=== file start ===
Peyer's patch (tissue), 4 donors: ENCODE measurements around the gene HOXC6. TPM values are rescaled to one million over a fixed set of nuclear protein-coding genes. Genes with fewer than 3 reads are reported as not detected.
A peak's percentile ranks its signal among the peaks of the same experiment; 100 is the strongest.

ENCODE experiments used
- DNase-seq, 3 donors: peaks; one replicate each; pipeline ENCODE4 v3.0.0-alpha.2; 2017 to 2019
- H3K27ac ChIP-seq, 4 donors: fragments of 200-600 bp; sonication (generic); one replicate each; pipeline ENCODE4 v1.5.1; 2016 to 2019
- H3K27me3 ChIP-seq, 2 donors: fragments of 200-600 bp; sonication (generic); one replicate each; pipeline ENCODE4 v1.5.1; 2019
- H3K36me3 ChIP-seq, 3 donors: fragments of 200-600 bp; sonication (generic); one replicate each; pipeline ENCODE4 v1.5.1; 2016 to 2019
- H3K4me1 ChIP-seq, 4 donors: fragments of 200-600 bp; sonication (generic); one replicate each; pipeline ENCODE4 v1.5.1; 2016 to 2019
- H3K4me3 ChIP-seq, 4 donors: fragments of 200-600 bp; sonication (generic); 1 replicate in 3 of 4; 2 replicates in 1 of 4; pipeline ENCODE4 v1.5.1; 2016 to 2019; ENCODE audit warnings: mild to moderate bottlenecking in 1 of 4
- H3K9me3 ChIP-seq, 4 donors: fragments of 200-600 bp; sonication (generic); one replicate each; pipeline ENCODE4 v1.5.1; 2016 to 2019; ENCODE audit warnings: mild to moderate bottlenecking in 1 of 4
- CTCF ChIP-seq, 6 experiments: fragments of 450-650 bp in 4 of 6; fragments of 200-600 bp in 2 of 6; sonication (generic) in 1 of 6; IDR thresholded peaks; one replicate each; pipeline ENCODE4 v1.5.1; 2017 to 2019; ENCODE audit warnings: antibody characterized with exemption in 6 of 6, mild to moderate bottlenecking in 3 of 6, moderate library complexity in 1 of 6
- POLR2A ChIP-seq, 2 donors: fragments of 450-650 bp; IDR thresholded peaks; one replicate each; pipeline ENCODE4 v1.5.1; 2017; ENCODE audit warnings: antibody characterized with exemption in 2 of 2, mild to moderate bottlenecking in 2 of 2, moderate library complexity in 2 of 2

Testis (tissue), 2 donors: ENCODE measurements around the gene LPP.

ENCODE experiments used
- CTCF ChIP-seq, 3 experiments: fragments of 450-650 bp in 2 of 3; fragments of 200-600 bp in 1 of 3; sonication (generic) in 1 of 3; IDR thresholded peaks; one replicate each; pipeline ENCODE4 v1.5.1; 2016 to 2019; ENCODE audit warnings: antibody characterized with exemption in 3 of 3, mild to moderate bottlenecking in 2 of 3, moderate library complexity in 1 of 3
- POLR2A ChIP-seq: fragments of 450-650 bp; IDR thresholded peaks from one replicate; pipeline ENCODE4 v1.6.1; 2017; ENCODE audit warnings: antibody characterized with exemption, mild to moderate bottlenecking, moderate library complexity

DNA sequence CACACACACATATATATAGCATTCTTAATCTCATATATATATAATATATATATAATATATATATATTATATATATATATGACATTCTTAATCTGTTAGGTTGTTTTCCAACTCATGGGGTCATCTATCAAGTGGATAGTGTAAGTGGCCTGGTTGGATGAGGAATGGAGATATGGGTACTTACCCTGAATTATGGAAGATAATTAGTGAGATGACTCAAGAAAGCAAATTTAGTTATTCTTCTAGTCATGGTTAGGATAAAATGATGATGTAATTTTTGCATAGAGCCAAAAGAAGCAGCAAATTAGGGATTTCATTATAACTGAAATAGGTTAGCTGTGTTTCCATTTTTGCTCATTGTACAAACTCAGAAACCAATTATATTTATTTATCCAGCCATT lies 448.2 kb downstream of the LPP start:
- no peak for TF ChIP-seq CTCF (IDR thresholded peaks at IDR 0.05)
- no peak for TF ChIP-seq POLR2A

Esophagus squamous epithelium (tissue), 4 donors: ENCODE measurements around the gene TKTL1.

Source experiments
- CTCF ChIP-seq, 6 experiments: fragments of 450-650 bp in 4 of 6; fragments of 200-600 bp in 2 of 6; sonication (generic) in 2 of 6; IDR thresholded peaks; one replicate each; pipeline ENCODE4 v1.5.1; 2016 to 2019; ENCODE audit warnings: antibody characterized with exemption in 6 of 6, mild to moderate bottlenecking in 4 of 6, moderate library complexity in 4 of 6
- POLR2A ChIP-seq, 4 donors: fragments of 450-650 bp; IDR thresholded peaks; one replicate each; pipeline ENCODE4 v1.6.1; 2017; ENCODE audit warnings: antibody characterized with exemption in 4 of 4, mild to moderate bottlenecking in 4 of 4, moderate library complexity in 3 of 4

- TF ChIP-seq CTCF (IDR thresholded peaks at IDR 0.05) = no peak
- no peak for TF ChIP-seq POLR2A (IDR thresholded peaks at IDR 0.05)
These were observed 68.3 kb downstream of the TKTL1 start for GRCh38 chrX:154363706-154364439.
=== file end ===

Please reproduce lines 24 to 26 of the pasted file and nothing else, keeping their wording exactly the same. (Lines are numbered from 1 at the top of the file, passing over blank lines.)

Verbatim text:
- TF ChIP-seq CTCF (IDR thresholded peaks at IDR 0.05) = no peak
- no peak for TF ChIP-seq POLR2A (IDR thresholded peaks at IDR 0.05)
These were observed 68.3 kb downstream of the TKTL1 start for GRCh38 chrX:154363706-154364439.